The greatest gift a father can give to his children is his example.
This is the view of American evangelist, Deacon Harold Burke-Sivers, as he delivered a talk entitled ‘Called to be Holy in Family Life’ at last weekend’s Catholic Men’s Conference, ‘Man to Man’. Rev Burke-Sivers, the conference’s feature speaker, spoke to men on worship, marriage and the family at the conference jointly organised by the Association of Catholic Men’s Groups and the Missionaries of the Divine Potter, at Green Meadows, Santa Cruz.
Observing that many men are failing their families, he said serving, protecting and defending cannot be done if one has a job that allows no time with family. Using the example of the Holy Family in the context of societal expectations of ancient Jerusalem, he explained that as Joseph was to Mary and Jesus, no-one can take the place of a father in the family, and time with family must be prioritised.
He said that the Holy Family can serve as a model for families today because they experienced all the problems modern families go through, although in a different context, yet they trusted in God and as a result, God was with them.
Discussing the ancient Jewish marriage process of betrothal and preparation, Rev Burke-Sivers said Joseph listened to God when he was directed to “step up and serve and protect” Mary. He added, “God could have taken care of Mary but he wanted the child to grow up with both parents, an earthly example of God as father in the home…He has allowed us to borrow his sacred name of father while we are on earth.”
Rev Burke-Sivers cautioned the 200 men gathered to “be careful” with how they experience their fatherhood on earth. He referred to the period after Joseph was called to leave Bethlehem with his family because Herod was trying to kill Jesus. They were homeless and literally had to trust God every day to survive.
He likened their experience to that of families in modern times, recounting his own period of decision-making and a year of discernment before leaving a very lucrative career to follow the call of God. Called to also emulate the endurance of the Holy Family, he said, “They endured more in their family than we would ever have to endure in our lives”.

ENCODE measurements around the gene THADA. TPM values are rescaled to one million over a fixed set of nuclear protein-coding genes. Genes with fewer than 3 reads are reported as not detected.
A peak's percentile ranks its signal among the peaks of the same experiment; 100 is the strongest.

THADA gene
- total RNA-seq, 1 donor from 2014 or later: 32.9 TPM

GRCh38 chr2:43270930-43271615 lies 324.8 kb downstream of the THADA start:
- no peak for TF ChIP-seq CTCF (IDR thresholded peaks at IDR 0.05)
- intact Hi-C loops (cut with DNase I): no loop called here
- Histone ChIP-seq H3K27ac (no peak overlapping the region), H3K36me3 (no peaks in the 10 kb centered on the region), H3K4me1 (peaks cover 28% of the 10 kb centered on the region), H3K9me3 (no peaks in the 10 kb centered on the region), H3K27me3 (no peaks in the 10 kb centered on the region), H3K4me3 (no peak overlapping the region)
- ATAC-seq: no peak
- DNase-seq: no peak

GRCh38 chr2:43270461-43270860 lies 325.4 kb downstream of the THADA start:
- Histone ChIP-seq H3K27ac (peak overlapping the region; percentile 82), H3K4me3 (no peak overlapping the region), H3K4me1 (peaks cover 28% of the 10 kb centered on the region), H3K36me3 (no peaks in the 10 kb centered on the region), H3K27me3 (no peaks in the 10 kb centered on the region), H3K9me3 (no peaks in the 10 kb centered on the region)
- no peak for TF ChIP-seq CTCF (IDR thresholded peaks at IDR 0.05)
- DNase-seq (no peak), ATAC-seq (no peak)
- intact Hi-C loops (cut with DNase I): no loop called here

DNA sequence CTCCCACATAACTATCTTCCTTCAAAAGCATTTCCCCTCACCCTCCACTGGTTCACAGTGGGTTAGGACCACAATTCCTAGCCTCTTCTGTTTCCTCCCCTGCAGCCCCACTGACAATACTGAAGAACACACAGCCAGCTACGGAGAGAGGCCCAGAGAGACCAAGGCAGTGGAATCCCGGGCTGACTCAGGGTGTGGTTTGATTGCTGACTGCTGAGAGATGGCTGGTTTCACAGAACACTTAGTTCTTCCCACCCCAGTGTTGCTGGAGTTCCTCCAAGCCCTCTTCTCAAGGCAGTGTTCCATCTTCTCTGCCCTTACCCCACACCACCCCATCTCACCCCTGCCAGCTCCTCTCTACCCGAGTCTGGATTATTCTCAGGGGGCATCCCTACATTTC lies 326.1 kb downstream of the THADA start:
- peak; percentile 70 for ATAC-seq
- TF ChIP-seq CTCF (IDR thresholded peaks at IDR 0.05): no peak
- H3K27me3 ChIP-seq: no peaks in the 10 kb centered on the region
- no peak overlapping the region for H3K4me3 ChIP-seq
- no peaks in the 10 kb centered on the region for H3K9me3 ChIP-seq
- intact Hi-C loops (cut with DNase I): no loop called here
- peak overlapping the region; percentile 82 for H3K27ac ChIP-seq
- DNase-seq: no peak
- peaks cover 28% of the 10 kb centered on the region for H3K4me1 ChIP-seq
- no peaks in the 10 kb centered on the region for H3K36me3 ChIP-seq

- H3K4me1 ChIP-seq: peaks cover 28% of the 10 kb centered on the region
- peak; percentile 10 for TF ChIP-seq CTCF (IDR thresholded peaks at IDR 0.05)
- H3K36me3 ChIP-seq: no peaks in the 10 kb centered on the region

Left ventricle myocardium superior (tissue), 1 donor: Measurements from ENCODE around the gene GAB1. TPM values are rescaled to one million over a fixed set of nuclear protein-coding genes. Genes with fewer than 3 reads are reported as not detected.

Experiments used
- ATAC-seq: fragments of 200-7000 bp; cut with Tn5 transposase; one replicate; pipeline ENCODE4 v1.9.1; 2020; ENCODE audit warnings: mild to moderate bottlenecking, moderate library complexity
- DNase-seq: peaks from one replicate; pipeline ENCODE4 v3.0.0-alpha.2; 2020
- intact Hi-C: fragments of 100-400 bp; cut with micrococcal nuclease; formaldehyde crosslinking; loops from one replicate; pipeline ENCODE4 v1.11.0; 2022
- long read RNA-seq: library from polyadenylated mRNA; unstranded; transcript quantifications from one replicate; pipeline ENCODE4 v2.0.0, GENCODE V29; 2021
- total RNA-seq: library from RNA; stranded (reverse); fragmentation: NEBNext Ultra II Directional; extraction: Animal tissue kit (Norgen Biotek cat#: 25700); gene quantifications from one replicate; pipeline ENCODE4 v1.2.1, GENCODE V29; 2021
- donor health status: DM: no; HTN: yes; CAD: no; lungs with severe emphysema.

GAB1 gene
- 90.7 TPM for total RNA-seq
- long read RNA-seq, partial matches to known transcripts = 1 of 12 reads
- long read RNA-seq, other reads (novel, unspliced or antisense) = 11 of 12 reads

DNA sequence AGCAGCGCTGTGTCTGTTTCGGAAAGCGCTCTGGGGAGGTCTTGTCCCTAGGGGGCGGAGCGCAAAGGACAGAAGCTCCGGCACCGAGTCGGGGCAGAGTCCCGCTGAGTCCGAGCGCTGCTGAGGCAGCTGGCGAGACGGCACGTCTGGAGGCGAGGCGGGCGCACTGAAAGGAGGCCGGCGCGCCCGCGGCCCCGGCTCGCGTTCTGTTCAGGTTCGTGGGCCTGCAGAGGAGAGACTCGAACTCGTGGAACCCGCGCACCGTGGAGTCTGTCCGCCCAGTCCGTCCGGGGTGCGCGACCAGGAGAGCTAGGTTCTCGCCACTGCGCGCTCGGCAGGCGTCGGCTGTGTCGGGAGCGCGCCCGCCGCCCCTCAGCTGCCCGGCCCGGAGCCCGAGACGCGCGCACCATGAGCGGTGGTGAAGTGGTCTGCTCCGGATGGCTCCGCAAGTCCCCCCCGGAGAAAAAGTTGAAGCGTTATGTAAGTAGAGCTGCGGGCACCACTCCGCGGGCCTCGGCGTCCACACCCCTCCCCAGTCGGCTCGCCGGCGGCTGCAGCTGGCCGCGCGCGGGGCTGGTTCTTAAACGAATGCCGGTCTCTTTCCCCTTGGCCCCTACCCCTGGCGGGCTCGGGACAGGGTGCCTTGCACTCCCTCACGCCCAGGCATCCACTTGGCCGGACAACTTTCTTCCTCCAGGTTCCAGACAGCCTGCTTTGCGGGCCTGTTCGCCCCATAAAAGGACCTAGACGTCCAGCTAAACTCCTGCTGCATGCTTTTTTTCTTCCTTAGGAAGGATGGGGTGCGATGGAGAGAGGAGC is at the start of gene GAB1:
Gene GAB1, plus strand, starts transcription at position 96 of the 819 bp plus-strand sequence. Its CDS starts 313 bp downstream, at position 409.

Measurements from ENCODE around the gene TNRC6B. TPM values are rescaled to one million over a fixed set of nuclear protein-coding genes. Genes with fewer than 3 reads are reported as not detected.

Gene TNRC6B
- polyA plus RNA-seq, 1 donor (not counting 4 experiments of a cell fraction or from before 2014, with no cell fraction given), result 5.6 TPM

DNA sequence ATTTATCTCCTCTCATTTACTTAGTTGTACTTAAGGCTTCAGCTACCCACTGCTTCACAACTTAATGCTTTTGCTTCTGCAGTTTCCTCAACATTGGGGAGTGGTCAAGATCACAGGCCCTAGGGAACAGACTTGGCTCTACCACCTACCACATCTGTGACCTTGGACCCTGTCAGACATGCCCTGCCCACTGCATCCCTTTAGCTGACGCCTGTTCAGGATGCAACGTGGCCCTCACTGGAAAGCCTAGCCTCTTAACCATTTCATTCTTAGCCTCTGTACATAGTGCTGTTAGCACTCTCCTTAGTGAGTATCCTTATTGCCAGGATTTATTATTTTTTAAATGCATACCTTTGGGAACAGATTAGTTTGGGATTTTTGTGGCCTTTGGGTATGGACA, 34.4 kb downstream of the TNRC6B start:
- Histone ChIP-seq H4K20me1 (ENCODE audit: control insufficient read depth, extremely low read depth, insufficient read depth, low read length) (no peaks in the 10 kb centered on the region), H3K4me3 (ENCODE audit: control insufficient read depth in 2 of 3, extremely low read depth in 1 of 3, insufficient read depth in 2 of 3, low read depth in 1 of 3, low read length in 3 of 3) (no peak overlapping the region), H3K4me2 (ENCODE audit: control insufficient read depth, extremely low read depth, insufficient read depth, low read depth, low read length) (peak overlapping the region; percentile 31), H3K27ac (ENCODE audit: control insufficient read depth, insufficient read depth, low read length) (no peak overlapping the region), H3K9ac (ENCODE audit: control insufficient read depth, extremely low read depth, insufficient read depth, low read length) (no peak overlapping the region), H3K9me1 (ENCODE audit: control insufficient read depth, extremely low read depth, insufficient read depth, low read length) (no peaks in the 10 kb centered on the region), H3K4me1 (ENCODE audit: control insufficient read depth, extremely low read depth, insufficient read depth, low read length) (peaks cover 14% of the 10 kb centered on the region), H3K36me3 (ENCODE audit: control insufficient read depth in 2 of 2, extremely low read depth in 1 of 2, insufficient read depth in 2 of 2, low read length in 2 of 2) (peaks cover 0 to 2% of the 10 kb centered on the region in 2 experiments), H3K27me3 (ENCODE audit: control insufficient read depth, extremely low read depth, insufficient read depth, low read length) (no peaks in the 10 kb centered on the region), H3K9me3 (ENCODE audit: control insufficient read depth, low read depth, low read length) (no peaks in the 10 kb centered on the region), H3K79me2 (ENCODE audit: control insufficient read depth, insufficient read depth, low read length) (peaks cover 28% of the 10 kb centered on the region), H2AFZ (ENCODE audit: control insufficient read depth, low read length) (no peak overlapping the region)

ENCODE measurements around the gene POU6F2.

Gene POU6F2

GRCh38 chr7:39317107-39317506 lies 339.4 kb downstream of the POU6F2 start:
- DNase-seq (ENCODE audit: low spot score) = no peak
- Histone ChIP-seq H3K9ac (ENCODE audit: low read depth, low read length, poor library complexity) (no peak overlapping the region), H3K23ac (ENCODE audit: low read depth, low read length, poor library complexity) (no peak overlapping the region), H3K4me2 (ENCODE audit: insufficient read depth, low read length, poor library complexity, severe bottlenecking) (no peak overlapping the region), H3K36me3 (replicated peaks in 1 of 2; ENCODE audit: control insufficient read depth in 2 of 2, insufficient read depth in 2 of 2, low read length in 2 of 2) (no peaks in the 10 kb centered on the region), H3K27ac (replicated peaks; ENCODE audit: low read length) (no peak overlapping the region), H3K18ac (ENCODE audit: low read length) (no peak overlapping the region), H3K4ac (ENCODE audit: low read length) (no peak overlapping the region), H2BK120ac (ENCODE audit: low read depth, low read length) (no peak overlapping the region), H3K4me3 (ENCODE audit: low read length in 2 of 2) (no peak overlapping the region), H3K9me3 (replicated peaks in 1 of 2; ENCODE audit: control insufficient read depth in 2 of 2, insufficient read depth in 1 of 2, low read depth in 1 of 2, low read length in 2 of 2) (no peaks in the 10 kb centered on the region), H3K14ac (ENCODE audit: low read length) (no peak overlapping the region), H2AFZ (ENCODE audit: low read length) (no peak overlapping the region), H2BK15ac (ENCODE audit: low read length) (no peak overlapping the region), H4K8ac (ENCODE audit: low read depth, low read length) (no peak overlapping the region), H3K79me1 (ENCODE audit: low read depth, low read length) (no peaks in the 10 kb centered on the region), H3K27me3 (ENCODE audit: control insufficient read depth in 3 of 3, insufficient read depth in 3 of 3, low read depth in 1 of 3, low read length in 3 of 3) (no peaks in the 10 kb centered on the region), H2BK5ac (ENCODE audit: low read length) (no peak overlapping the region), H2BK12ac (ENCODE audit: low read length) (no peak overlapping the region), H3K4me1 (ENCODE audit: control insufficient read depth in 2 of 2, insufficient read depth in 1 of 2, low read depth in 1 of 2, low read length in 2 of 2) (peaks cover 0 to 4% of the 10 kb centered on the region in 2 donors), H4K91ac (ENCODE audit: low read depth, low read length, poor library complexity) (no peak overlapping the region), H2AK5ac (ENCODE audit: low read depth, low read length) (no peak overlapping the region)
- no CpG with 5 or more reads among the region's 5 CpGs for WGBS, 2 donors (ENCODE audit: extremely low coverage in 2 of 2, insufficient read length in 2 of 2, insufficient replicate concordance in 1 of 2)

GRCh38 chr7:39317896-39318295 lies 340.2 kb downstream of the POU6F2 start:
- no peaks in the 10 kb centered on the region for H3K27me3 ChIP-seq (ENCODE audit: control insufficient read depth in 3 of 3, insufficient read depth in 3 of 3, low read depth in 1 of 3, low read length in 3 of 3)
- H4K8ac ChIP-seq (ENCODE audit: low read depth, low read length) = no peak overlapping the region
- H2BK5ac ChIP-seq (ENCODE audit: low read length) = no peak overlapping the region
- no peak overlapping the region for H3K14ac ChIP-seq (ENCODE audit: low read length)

Rev Burke-Sivers advocated that men, as head of the home and in a marriage, follow the model of Christ and the disciples who were urged to be the chief servant in order to be the greatest. “The husband’s mission is to die for her…to love her by dying to self, giving your life. His mission is to get her to heaven.”
He said wives have to allow husbands to serve them because “the model Christ gave is chief servant”. Rev Burke-Sivers reminded that it was the lowest-ranking servant of a house who washed the feet [of guests] and Jesus did this for his disciples.
“Headship, leadership or authority is rooted in service”, and he recommended that men keep their minds on godliness through constant prayer to prevent negative ideas of leadership and viewing women as objects. He cautioned against pornography, adultery and neglect. On the issue of financial decisions, Burke-Sivers said “God is in charge of finances”.
Attendees were urged to work as a team with their spouses and get their children more engaged in the Mass. “The greatest gift is our example, living the faith at home. It must make a transition from the head to the heart,” he said, adding “anyone can be a daddy but it takes a real man to be a father”.
Men came to the conference from Our Lady of Guadalupe Men’s Group from Paramin, Chaguanas RC Men’s Group, La Romaine, Petit Valley, San Fernando and many more areas.
Herdis Lee Chee from San Juan, said the conference was very “different” from any he had attended and wished many more young men to be present next year. Through some of the lectures, he now has “a greater understanding of the whole Mass”.
This was the 18th Catholic Men’s Conference hosted by the Association of Catholic Men’s groups, but organiser Fr Dwight Merrick said this time they partnered with the Missionaries of the Divine Potter because they too wanted to do something for men. – EH